• BPetry: “Just got a set of Cobra Forged Tec players distance irons and so far I really like them. I came from hitting Callaway Razr X MB’s or a set of MP-54’s that I still hit well when I swing well but needed the extra distance with a bit slower swing speeds as I get older.”

Entire Thread: “10-18 handicap: What irons?”

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Equipment

What GolfWRXers are saying about Ping Eye 2 Berylliums

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In our forums, our members have been talking about Ping’s classic Eye 2 Berylliums after WRXer ‘mywong23’ kicked off a discussion on the irons. ‘Mywong23’, who refuses to replace them with newer technology, reaches out to fellow members who give their thoughts on the vintage clubs.

Here are a few posts from the thread, but make sure to check out the entire discussion and have your say at the link below.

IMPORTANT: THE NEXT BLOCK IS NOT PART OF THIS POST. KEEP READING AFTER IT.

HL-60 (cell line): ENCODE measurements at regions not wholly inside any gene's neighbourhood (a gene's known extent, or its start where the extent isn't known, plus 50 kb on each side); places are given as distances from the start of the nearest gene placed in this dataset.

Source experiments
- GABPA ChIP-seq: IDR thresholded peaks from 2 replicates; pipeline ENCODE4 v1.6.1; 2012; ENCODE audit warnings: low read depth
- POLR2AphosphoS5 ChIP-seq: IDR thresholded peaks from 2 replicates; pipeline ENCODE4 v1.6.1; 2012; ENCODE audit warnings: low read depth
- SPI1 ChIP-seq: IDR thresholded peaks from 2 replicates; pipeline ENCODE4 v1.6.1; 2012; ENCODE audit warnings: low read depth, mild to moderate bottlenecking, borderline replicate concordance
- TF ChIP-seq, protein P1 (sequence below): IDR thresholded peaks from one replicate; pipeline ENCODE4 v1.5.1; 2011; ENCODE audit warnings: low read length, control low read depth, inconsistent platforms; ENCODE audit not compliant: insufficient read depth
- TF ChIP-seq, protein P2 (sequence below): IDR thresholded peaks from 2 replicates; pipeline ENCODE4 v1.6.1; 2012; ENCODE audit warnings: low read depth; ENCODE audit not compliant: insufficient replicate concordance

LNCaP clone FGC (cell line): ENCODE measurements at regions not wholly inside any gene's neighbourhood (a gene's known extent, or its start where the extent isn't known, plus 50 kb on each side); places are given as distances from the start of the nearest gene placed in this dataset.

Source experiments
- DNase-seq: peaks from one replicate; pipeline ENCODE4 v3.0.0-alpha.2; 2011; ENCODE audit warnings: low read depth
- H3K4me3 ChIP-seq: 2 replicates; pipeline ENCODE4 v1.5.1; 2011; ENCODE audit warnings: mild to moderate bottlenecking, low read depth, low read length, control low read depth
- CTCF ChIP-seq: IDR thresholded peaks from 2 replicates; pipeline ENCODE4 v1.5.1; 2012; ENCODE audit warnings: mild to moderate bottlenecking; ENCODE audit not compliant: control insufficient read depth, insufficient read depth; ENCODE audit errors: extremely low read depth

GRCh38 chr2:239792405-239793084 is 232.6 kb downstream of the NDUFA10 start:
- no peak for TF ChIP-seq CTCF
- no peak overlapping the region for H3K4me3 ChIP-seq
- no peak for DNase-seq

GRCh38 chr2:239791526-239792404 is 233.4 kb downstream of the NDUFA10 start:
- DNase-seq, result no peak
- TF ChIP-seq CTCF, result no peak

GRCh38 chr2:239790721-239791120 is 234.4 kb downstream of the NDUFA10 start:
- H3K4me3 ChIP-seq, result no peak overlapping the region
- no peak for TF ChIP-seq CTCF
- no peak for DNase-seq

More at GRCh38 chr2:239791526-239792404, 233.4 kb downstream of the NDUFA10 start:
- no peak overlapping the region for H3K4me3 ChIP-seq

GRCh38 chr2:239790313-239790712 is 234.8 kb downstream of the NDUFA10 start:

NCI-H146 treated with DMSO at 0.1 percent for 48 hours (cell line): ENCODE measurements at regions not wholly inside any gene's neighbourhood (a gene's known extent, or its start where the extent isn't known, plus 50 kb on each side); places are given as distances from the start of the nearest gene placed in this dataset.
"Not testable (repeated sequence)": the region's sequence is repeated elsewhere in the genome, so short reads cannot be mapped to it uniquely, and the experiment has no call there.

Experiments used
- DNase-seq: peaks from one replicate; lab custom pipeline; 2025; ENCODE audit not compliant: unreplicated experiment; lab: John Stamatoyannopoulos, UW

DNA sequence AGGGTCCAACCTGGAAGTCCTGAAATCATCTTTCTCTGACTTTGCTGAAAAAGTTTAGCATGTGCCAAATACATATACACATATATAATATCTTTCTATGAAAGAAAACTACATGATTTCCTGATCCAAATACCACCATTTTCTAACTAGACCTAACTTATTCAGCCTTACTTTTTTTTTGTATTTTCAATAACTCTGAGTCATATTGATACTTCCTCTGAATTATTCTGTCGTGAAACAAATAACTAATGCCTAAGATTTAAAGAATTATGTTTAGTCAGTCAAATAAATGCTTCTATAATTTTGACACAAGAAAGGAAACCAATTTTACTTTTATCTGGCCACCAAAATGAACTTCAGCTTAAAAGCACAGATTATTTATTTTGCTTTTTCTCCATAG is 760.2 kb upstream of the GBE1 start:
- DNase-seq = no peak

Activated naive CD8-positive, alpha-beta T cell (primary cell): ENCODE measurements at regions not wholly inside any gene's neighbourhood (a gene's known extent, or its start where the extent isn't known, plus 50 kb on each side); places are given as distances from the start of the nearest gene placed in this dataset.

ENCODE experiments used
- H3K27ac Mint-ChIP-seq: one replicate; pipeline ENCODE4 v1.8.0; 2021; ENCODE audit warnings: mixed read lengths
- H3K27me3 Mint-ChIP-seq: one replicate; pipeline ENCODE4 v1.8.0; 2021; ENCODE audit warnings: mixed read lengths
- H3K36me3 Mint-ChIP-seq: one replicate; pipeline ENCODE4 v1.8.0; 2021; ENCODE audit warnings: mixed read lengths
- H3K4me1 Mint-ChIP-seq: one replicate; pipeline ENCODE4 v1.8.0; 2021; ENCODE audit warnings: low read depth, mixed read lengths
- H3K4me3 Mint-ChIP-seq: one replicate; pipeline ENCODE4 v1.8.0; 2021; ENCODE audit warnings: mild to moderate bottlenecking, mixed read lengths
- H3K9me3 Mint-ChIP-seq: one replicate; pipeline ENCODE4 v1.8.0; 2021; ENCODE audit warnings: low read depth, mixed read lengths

• Old Tom Morris: “I never liked the way they looked. The shape was funny, and the lack of ferrules turned me off. However, they were and still are an excellent iron that are as good as many models out now. Nothing wrong with gaming that set, not hurting you at all.”
  • need2golf: “The rich kids had the Eye 2’s back in the late ’80s, nothing wrong w/ that. I had Wilson 1200 GE’s. Years ago, I bought my very own Eye 2’s, loved them, but sold them. Just bought BeCu Eye 2’s a little while back, can’t play golf yet but dying to game them. I shot some great scores w/ the Eye 2’s several years ago, can’t go wrong.”
  • scruffynick: “No but they’re my dream irons. Used the stainless for best on two decades… They were the greatest irons ever made for me. But I’d love a set of BeCu…. Had a look while on lockdown as there’s a 6-PW in red dot and I’m so tempted but… Mrs not having it considering I’ve got brand new Mizunos in my locker.”
  • 14max: “I’ve always been partial to the steel EYE2s, but the nickel and copper ISIs have made their way into my bag on more than one occasion. The copper EYE2s are pretty special and just seeing them sitting in a bag makes me wax nostalgic…”
  • BobV56: “I played mine until 2018. Sometimes I still miss hitting them.”

Entire Thread: “Ping Eye 2 Berylliums”